Ticket system: how Oki-Toki processes a client ticket

How the ticket system is applied in Oki-Toki and the processing of customer requests is organized. Statuses, deadlines, responsible, technical support KPIs.

Ticket system: how Oki-Toki processes a client ticket

Oki-Toki is a cloud service for call centers, which has many opportunities for organizing a workflow, building reports and creating settings for various business ideas. Due to the large functionality, it becomes necessary to have competent technical support, which will always, and most importantly, on time, answer the question and find a solution to the problem. This is what our article is about, that is, how a ticket system is organized in Oki-Toki for processing customer requests.

Our ticket system has been in existence for over two years. The first ticket from a client was created in July 2018. Since then, we've been testing, observing, and adding tools to make it easier for customers to work on tickets and to monitor the quality of work of our technical support staff. We did it for ourselves and for the first time, so improvements appeared as we realized the need for them.

The article refers to the Cloud Call Center product .

Problems that we wanted to solve at the start

  • Lack of processing requests from customers. This was our main problem, for which we developed a ticket system. At that time, we used only Skype to communicate with clients, which means that all complaints, consultations and suggestions were written in the "General Chats". A large part of them were "lost" under the later messages in the chat.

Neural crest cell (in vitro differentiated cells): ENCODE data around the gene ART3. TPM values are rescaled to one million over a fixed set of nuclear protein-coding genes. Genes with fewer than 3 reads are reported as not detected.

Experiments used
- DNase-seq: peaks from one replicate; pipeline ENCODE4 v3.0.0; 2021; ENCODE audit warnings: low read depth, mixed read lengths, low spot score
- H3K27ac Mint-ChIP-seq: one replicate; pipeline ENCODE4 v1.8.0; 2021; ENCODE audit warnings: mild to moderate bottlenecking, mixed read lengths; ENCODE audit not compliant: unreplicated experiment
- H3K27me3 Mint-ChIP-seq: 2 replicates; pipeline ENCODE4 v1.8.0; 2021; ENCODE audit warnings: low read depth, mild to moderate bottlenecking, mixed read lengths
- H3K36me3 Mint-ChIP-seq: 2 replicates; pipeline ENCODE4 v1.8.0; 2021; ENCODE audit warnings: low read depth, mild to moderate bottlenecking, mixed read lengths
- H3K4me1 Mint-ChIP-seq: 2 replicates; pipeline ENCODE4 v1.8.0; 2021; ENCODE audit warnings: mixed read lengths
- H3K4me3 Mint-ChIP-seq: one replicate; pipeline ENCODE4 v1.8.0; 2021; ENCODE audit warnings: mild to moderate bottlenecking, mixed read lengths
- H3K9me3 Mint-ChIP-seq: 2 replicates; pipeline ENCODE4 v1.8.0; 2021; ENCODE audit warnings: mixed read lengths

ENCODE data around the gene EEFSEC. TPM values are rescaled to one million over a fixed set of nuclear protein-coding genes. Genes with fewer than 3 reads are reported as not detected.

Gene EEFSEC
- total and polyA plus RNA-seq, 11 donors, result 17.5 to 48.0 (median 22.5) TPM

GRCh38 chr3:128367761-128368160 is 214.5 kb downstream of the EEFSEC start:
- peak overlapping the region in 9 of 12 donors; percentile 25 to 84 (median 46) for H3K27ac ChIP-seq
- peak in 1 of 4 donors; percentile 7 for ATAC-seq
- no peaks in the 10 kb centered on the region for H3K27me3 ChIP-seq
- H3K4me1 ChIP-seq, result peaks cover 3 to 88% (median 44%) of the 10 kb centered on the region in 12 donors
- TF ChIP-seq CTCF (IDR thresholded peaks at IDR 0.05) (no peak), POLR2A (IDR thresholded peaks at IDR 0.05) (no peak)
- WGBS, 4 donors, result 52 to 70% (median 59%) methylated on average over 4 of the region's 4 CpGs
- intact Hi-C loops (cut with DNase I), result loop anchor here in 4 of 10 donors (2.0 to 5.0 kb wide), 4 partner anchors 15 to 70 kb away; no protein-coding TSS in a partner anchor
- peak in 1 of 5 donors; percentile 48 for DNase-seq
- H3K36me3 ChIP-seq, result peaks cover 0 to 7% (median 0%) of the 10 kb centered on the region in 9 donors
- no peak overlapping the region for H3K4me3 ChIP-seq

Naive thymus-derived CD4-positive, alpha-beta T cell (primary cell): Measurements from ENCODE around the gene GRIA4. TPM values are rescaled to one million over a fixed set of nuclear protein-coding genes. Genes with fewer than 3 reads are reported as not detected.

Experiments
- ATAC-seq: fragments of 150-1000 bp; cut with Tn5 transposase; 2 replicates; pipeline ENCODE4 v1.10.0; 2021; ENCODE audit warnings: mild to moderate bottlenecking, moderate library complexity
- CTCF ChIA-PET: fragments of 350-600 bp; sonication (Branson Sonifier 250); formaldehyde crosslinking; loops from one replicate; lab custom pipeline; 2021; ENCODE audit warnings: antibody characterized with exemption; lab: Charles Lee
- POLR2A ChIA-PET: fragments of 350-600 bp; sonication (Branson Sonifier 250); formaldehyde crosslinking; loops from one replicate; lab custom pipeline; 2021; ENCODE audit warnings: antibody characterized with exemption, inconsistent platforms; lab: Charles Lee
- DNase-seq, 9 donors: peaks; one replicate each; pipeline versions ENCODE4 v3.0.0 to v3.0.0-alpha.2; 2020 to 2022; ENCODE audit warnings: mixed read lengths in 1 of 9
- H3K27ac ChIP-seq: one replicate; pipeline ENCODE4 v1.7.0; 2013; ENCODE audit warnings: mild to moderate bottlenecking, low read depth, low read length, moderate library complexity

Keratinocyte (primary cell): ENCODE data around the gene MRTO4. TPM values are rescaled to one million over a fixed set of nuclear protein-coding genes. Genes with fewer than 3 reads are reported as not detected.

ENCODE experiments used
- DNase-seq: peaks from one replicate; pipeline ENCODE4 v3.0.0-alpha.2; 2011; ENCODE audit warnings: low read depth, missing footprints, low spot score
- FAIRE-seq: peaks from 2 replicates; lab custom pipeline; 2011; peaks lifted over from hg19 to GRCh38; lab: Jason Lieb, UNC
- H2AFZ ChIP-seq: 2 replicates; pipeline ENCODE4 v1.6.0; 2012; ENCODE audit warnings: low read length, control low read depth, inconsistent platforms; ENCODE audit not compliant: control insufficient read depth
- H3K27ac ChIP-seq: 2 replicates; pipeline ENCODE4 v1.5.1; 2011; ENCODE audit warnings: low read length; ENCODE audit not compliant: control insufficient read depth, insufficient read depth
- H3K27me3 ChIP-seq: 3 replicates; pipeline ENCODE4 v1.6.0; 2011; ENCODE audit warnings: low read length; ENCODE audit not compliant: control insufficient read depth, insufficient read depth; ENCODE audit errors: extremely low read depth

• Lack of personal responsibility for resolving the issue raised by the client. This provoked situations when employees could not take applications into work, in the expectation that someone else would take care of it.
  • It is difficult to control the problem solving process. Why monitor the situation if the client then somehow reminds himself of himself.
  • When working through Skype, it is difficult to evaluate both the contribution of an individual employee and the overall effectiveness of technical support.

In general, the problems are not unique, widely known, and their solution comes down to the implementation of two tools: ticket management and performance monitoring, a bunch of decorations and whistles.

Ticket management

  • The client creates a ticket, selects the type of appeal and closes it himself if the proposed solution to the problem suits him.
  • The technical support employee and the client correspond in the chat and fix the change in the state of the ticket by changing its statuses. Each side has its own allowed statuses. Technical support can set “Waiting for data” (when additional information is required from the client to solve the problem), “Pending” (with a timer for suspending work on the ticket), “In development” (if the solution requires the participation of programmers. The status in this case is accompanied by the choice of an engineer , issue number in Jira, and due date.

\"Ticket system

Help Desk Performance Monitoring

  • Preparing and emailing daily/monthly reports:
    • Statistics on created and closed tickets for the period
    • Ticket communication data: average number of messages per ticket and average length of messages grouped by employee
    • Summary table of ticket statuses and employees